At the top of the agenda for the call Thursday afternoon between President Joe Biden and Russian President Vladimir Putin was the huge military force Russia has been amassing to the north, east and south of Ukraine. According to a statement released by the White House, Biden “made clear that the United States and its allies and partners will respond decisively if Russia further invades Ukraine.”
Whatever strategy is employed, a war of such scale and violence would ricochet much more widely than the geographically contained conflict in eastern Ukraine.
Putin’s troops look poised to attack in what might seem like a repeat of 2014. On that occasion, following Putin’s seizure of the Crimean Peninsula, Russian military units rolled into eastern Ukraine in a successful bid to prevent Ukraine’s military from defeating Russian-speaking Ukrainian separatists backed by Moscow.
The conflict in eastern Ukraine, which still rages, has been a tragedy for Ukrainians, 14,000 of whom have died so far. Part of the southeastern border of Ukraine is now a war zone periodically ravaged by artillery fire, mine explosions and sniper fire exchanged between the Ukrainian military and the pro-Russian separatists.
But for all of its terrible human toll, it has remained a localized conflict. Should Putin escalate Russia’s intervention in Ukraine this winter, it would almost certainly be on a larger, even more overt scale that would not only cause much more destruction, but also have reverberations far beyond Ukraine. So it’s urgent that the U.S. do what it can to discourage such an attack.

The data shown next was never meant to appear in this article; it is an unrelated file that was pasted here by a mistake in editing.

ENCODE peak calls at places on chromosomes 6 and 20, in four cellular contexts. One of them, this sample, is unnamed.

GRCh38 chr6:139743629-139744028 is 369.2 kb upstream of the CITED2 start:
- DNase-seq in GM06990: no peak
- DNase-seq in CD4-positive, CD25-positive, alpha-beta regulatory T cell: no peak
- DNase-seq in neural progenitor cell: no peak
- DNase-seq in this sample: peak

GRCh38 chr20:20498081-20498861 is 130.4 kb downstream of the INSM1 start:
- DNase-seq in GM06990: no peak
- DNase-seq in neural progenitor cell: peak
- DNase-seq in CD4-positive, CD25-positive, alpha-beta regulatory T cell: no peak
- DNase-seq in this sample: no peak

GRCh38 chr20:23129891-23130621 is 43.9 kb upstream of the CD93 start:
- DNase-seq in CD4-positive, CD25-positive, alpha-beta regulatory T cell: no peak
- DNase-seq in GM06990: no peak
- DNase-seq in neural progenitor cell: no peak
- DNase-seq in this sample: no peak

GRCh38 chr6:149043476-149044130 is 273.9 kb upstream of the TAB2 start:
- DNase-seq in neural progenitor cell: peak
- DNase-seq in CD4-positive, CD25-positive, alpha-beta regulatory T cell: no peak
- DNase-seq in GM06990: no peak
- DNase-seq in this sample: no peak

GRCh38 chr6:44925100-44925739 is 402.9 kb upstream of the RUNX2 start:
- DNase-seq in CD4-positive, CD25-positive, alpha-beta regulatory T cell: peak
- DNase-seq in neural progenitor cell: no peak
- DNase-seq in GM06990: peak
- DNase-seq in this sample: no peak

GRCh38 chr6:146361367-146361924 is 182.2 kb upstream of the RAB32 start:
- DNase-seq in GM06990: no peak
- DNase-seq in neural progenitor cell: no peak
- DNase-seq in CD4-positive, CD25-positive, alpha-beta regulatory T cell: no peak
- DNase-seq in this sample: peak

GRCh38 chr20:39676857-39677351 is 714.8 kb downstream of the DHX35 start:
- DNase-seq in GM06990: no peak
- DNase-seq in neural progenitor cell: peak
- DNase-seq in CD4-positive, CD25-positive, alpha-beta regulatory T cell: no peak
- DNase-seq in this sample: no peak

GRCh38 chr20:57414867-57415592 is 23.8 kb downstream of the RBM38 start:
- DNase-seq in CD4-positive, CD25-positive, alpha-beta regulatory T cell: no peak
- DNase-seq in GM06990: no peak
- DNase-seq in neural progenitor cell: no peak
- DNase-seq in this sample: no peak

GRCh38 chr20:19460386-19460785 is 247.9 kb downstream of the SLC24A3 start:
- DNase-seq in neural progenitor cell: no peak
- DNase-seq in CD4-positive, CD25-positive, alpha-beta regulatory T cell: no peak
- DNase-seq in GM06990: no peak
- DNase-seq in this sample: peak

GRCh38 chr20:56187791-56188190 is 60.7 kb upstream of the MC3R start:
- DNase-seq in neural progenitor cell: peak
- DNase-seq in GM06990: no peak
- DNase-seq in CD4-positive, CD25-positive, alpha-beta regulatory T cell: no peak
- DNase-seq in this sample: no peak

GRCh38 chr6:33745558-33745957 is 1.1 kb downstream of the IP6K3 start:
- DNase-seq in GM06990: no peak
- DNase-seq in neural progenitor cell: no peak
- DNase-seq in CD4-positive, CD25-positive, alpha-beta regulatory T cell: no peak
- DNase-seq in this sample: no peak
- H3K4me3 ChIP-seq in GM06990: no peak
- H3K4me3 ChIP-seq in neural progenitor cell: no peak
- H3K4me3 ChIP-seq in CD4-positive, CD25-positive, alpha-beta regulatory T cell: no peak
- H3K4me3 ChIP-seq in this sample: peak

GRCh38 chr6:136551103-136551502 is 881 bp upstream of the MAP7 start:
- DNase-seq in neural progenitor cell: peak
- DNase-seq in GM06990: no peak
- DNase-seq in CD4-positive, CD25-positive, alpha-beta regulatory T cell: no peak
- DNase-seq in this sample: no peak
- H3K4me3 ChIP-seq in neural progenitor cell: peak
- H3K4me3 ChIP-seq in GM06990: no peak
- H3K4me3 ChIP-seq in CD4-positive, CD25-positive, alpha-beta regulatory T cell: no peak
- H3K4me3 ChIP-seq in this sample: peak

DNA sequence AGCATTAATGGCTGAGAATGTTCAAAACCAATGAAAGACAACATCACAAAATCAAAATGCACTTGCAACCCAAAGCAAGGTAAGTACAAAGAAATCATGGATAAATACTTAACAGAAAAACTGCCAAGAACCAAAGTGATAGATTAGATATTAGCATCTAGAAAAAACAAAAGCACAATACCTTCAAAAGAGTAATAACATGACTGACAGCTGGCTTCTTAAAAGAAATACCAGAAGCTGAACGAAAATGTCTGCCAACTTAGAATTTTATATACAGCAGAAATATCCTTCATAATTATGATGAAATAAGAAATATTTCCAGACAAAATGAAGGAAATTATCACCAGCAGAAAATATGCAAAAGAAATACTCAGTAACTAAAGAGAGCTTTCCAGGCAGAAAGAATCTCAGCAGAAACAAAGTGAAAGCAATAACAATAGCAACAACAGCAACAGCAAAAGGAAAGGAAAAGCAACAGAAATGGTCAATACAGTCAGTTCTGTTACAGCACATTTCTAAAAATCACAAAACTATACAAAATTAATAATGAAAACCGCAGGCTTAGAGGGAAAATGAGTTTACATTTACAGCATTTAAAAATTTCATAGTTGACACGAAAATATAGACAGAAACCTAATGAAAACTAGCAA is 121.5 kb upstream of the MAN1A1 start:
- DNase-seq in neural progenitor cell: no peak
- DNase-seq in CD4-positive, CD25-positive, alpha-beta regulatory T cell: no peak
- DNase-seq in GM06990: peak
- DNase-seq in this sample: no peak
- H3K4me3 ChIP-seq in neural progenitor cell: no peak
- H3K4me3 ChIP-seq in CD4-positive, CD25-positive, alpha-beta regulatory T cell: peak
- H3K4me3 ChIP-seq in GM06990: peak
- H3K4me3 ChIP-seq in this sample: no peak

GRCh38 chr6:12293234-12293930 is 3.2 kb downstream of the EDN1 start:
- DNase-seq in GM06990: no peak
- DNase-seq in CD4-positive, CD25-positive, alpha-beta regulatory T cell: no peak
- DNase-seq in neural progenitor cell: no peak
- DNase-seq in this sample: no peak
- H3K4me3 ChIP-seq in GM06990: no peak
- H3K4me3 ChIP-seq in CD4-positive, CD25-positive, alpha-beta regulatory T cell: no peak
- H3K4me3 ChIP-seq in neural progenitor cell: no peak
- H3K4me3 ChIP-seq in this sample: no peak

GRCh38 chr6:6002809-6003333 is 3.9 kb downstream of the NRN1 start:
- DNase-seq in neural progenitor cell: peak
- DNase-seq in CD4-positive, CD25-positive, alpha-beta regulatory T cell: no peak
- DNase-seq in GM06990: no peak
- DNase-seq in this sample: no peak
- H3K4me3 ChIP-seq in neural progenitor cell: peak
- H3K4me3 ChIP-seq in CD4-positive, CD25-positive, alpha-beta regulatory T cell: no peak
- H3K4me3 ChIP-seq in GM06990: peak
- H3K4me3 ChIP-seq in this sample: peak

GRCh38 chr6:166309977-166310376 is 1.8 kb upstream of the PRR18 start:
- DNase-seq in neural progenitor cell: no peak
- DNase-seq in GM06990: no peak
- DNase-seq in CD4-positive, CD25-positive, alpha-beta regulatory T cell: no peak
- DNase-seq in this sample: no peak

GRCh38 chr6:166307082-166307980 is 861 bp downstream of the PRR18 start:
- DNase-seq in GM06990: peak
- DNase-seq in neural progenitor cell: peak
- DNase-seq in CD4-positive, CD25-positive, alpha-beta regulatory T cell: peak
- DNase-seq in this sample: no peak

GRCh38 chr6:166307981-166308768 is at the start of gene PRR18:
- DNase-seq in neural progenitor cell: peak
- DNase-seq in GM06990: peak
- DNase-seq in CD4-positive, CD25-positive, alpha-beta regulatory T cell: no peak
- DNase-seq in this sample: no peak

The scope of the hardware gives an indication of the difference in scale. In August 2014, just eight Russian mechanized units, called Battalion Tactical Groups, rolled into eastern Ukraine and dealt a series of crushing defeats to Ukrainian ground forces. Russian artillery annihilated Ukrainian troops before they could enter the fight, and a rocket barrage killed 29 civilians in an urban residential area.
Now, in the closing months of 2021, Russia has mustered over 50 additional Battalion Tactical Groups with an estimated 100,000 total troops positioned near Ukraine so far, along with a regiment of powerful long-distance ballistic missiles and rocket launchers. And the troops look like a credible invasion force in size and capability — including the kind of logistical and medical preparations one expects of a real military effort, not just a demonstration.
If Putin decides to attack, how he would employ these forces is uncertain. Russia might bombard Ukraine with missiles, air power and artillery, or it might invade with mechanized forces, possibly capturing some areas temporarily or potentially even cutting Ukraine in two by seizing all the land east of the Dnieper River.
Whatever strategy is employed, a war of such scale and violence would ricochet much more widely than the geographically contained conflict in eastern Ukraine. It would create problems for close American allies in Europe, as well as more directly for the U.S. itself. Which is why the stakes are even higher and U.S. policy has to be even shrewder.
For starters, a Russian invasion of Ukraine would create insecurity across Europe. Hundreds of thousands of Ukrainians might flee fighting and bombardment, creating a new refugee crisis. As with the Malaysian airliner mistakenly shot down by a Russian missile in 2014 over Ukraine, killing all 298 aboard, there would be risk of collateral damage — yes, Russian missiles have hit the wrong country before. And if Russia occupied substantial Ukrainian territory, it might result in brutal and interminable partisan warfare.